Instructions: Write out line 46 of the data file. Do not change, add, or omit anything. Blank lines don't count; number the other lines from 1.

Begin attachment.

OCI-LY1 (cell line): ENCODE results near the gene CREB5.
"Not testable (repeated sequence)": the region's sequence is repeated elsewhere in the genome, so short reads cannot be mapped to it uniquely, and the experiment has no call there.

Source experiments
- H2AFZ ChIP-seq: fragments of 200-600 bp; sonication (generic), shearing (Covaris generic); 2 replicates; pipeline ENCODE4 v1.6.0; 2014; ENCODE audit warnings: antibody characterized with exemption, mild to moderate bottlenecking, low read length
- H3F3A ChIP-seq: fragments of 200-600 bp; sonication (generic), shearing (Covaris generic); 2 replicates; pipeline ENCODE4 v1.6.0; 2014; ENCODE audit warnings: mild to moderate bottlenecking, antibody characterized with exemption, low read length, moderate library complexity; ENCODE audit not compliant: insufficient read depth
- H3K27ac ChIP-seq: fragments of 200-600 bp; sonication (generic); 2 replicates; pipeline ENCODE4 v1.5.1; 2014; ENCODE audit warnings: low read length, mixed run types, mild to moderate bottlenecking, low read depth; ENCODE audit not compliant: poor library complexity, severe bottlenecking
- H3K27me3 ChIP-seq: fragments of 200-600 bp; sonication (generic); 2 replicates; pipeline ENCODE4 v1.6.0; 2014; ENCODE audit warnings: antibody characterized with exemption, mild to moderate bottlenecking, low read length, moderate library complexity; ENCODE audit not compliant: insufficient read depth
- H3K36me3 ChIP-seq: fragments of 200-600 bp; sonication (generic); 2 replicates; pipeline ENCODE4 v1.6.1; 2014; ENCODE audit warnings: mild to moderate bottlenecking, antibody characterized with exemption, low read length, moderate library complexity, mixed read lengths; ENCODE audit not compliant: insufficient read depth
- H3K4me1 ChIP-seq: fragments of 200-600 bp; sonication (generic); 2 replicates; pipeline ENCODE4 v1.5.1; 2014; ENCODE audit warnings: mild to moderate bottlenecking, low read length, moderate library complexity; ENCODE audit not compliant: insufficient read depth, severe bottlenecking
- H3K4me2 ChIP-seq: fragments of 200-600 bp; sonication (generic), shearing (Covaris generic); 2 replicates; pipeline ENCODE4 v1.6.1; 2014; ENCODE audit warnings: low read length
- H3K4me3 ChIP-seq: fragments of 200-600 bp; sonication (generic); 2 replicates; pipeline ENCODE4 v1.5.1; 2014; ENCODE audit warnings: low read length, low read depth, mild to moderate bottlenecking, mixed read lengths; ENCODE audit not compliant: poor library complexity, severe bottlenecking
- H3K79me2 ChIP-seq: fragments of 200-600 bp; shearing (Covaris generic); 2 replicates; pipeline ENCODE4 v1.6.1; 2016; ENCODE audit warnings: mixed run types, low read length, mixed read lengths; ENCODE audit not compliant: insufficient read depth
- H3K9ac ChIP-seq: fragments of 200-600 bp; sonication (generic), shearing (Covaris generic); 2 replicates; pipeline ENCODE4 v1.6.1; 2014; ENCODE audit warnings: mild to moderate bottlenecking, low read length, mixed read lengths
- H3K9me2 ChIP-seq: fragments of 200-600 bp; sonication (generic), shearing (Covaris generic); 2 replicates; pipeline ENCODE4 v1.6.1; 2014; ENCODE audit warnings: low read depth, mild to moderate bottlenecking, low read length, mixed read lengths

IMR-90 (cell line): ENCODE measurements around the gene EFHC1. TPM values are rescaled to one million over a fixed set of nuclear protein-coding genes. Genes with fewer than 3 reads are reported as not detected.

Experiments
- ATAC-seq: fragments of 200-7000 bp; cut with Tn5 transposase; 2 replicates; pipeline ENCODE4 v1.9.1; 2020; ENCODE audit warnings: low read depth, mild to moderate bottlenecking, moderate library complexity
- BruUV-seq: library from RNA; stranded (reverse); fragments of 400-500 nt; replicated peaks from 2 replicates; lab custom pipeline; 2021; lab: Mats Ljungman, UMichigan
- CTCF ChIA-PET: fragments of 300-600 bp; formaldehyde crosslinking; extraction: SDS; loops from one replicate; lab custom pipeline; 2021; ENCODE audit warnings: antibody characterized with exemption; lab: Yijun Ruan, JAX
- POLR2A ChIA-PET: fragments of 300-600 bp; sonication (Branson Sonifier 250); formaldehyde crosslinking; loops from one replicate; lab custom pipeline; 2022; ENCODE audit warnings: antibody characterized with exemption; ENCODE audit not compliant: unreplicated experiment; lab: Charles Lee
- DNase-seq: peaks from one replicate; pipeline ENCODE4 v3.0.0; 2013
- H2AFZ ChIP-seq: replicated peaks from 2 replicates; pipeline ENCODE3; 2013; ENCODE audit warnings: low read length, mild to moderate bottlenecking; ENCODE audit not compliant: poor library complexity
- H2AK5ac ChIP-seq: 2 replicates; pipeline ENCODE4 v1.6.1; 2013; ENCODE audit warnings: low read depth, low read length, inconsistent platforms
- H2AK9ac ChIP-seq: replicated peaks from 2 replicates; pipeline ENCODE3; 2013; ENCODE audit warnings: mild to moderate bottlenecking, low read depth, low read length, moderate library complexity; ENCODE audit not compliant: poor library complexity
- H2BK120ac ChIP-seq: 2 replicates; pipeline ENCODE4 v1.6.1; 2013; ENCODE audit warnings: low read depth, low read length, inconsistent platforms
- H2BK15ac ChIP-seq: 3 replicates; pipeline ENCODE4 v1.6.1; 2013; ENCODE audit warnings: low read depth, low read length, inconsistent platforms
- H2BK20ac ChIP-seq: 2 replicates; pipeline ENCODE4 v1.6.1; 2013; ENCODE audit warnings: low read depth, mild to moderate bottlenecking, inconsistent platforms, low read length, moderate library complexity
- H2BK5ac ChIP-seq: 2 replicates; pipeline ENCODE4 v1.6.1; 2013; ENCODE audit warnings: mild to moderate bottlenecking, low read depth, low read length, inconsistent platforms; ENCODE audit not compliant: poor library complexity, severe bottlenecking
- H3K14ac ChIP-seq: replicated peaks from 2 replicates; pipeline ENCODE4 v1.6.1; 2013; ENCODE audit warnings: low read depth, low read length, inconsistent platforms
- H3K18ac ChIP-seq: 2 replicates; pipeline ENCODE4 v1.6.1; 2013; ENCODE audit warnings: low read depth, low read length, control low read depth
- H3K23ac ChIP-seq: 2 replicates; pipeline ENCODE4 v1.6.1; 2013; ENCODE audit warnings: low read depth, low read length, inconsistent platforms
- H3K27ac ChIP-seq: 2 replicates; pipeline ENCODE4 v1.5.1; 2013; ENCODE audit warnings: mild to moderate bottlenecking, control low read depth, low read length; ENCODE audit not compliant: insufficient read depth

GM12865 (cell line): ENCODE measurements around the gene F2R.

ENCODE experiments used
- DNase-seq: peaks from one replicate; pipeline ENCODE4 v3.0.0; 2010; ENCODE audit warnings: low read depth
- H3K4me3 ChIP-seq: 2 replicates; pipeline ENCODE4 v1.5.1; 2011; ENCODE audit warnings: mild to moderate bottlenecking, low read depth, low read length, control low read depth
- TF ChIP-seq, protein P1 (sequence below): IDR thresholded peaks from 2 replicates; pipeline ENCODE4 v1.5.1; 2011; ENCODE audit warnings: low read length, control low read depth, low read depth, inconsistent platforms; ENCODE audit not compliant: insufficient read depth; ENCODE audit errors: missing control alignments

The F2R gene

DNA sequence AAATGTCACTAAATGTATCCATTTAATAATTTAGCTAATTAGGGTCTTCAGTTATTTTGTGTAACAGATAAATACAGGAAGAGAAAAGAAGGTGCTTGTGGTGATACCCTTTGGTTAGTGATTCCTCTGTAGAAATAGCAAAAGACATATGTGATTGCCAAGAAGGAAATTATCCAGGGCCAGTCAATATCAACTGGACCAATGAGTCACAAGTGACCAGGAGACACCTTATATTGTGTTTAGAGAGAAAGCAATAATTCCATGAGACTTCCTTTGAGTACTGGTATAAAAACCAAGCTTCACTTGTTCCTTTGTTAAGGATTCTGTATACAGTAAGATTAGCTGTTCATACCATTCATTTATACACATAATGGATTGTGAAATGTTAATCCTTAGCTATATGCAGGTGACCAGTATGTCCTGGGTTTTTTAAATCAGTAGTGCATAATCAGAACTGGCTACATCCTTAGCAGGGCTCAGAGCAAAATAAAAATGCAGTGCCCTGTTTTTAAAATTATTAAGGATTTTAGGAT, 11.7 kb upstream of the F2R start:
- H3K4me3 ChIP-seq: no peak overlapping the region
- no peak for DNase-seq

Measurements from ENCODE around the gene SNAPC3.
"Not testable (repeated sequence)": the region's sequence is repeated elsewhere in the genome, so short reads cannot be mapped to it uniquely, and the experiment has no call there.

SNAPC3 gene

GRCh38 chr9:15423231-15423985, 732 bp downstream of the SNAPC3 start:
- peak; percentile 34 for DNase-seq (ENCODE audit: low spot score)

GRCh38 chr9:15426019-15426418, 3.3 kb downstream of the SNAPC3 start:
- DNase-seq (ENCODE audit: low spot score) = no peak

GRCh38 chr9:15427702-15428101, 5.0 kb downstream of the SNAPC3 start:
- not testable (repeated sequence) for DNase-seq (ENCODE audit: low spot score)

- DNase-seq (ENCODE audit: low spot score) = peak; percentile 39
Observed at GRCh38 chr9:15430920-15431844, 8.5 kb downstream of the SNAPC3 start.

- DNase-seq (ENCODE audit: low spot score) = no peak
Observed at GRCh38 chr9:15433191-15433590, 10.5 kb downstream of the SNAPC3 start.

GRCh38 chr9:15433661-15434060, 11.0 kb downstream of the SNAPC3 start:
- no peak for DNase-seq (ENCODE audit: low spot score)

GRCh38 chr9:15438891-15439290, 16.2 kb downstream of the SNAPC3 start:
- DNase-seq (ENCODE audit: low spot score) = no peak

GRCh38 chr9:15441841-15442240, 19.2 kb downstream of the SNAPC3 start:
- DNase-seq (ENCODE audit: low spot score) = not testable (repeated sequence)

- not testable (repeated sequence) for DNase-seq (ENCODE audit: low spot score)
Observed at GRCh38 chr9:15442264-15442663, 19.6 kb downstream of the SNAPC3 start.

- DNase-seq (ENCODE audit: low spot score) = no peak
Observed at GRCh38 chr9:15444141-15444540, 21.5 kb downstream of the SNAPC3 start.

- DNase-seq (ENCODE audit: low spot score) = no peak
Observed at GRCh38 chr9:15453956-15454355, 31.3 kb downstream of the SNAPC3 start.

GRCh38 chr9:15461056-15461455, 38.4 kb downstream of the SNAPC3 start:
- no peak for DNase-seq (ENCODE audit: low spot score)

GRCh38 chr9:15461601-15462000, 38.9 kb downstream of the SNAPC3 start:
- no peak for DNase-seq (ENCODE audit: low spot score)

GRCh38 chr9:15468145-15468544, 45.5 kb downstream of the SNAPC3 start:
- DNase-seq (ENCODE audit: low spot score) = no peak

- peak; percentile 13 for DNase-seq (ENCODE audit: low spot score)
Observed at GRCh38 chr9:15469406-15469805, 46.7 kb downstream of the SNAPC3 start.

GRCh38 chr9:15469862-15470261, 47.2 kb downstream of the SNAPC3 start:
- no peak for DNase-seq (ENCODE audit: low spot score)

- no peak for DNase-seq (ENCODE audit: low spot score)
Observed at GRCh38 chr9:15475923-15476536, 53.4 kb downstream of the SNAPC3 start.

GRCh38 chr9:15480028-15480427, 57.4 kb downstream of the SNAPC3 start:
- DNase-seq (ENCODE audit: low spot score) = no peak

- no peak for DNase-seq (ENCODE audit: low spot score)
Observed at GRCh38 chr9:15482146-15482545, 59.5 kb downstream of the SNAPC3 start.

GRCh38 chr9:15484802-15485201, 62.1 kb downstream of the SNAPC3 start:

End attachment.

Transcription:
- peak; percentile 34 for DNase-seq (ENCODE audit: low spot score)